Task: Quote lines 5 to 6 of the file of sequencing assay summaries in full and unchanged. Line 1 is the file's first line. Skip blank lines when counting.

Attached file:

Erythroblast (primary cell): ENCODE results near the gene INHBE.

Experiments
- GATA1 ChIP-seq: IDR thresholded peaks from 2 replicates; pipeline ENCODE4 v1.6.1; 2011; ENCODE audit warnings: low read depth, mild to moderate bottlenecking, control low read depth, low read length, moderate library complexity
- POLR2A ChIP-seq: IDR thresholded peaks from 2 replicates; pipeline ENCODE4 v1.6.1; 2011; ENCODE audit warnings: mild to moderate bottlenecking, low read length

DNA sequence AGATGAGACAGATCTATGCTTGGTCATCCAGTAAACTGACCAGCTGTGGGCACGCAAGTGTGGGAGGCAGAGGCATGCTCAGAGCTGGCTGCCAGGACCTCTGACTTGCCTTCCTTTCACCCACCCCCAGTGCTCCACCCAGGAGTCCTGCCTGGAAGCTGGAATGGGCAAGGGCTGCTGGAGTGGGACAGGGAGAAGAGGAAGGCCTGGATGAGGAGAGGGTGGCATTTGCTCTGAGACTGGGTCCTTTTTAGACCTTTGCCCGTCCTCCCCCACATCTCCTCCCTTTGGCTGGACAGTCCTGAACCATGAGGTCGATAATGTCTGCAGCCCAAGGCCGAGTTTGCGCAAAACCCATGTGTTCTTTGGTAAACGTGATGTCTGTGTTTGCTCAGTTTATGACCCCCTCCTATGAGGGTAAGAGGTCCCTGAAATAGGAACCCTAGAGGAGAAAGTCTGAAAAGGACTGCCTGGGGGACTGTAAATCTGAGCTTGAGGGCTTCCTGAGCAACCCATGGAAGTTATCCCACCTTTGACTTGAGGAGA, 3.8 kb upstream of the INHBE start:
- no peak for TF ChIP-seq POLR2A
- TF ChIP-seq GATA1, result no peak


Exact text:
DNA sequence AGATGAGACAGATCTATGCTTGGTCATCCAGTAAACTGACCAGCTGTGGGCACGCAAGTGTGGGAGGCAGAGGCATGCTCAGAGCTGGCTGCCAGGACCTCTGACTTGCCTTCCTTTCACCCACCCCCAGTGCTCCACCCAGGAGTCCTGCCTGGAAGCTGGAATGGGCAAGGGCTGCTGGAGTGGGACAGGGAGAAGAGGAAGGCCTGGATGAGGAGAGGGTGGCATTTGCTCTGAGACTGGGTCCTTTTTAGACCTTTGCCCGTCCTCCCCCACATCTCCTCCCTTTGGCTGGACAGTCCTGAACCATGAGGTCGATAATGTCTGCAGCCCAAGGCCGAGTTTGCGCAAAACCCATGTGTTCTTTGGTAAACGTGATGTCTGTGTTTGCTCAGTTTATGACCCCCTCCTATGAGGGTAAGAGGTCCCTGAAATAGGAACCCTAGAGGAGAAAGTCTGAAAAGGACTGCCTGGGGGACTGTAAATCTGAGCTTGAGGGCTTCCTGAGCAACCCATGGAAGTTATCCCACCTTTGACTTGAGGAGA, 3.8 kb upstream of the INHBE start:
- no peak for TF ChIP-seq POLR2A